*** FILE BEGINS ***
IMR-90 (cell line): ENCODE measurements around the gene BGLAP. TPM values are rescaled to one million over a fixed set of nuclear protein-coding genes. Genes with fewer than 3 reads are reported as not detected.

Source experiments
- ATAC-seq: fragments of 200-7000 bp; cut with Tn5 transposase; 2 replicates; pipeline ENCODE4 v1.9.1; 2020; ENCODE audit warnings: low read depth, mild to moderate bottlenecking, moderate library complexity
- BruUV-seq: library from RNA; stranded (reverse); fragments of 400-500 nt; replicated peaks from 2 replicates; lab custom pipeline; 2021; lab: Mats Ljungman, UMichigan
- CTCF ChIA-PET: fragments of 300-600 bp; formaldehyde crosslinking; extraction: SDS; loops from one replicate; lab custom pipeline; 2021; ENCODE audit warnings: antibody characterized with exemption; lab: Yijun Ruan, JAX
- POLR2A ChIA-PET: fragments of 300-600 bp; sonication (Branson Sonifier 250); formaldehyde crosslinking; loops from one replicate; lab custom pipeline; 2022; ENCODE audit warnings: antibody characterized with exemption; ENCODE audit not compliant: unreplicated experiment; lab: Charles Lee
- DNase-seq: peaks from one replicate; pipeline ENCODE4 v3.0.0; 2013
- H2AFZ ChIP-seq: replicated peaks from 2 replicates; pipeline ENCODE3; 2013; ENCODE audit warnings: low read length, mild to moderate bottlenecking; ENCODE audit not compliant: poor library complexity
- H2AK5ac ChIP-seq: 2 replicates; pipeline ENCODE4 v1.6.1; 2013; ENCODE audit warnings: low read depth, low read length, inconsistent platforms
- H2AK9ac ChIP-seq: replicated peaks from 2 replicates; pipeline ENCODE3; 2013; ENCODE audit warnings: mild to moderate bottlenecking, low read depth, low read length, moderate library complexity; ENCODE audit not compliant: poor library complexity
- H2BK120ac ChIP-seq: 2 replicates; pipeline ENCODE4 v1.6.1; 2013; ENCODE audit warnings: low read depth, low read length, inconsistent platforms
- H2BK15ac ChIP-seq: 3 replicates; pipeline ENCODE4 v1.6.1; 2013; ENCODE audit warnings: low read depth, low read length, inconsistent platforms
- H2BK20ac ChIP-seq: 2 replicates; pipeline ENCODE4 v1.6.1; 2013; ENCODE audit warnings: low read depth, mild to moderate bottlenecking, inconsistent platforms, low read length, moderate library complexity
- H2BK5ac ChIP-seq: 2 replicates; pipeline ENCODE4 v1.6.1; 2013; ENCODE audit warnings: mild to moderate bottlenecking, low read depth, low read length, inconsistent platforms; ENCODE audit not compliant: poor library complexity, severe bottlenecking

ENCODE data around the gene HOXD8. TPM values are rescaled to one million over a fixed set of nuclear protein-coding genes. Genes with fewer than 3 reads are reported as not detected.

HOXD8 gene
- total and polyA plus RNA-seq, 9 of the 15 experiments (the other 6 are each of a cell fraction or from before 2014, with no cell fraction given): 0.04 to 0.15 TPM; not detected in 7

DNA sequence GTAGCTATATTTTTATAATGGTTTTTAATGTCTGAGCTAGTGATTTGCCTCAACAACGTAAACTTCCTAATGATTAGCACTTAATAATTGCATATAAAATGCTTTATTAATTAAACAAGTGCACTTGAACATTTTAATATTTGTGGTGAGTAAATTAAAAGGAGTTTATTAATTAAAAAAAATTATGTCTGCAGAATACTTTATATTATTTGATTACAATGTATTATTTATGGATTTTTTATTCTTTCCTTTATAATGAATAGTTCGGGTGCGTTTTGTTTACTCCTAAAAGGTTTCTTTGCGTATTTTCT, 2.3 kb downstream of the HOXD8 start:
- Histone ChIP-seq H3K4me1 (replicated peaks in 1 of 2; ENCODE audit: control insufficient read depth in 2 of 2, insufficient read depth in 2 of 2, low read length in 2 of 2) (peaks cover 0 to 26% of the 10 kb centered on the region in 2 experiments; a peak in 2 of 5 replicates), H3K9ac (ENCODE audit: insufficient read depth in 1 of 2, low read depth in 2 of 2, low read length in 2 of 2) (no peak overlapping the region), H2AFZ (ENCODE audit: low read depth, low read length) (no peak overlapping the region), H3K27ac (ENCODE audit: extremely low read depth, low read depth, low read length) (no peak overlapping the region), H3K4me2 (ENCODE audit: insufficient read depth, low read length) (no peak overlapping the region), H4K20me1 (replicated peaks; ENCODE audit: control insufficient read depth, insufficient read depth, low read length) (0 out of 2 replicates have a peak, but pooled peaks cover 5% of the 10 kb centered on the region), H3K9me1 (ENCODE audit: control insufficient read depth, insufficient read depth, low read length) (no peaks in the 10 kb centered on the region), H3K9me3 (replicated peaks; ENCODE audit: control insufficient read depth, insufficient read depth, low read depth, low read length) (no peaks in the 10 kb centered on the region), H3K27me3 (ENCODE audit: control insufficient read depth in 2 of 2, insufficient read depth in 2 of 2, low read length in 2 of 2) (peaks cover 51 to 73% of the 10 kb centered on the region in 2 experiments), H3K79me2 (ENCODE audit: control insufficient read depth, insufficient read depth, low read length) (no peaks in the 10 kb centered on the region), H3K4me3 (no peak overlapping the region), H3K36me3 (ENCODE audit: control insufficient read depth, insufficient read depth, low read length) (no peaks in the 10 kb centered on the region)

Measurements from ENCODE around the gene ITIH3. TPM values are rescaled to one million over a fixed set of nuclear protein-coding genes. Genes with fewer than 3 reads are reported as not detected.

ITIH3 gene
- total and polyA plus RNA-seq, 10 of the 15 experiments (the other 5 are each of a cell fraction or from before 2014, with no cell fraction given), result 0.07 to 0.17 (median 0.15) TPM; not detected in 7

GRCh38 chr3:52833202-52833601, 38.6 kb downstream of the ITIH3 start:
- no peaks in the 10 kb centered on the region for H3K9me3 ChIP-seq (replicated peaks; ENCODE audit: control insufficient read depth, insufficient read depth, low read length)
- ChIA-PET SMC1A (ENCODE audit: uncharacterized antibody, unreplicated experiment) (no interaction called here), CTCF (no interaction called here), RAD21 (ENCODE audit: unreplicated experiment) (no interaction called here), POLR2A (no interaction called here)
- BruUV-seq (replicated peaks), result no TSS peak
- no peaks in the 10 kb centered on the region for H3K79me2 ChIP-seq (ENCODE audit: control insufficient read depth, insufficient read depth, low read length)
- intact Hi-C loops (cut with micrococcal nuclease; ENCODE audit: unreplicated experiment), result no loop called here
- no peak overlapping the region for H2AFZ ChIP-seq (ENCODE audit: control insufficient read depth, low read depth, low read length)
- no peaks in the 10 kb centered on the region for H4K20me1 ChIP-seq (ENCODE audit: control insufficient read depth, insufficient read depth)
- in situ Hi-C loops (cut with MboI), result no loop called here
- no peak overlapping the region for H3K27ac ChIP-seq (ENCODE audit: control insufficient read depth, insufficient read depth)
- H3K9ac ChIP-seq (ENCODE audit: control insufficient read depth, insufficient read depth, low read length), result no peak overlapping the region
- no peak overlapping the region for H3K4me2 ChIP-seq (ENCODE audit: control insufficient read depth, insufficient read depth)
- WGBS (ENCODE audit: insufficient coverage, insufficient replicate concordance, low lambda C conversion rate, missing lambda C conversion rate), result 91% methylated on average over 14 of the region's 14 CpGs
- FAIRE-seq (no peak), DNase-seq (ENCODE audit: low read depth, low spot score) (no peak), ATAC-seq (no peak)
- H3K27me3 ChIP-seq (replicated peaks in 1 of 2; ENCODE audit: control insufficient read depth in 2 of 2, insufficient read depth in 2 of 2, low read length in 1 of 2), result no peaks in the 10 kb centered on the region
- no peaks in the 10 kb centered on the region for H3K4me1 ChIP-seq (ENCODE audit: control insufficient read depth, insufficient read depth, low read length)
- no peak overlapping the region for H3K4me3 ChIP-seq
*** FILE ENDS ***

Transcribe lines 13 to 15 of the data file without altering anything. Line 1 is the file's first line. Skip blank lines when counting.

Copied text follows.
- H2BK20ac ChIP-seq: 2 replicates; pipeline ENCODE4 v1.6.1; 2013; ENCODE audit warnings: low read depth, mild to moderate bottlenecking, inconsistent platforms, low read length, moderate library complexity
- H2BK5ac ChIP-seq: 2 replicates; pipeline ENCODE4 v1.6.1; 2013; ENCODE audit warnings: mild to moderate bottlenecking, low read depth, low read length, inconsistent platforms; ENCODE audit not compliant: poor library complexity, severe bottlenecking

ENCODE data around the gene HOXD8. TPM values are rescaled to one million over a fixed set of nuclear protein-coding genes. Genes with fewer than 3 reads are reported as not detected.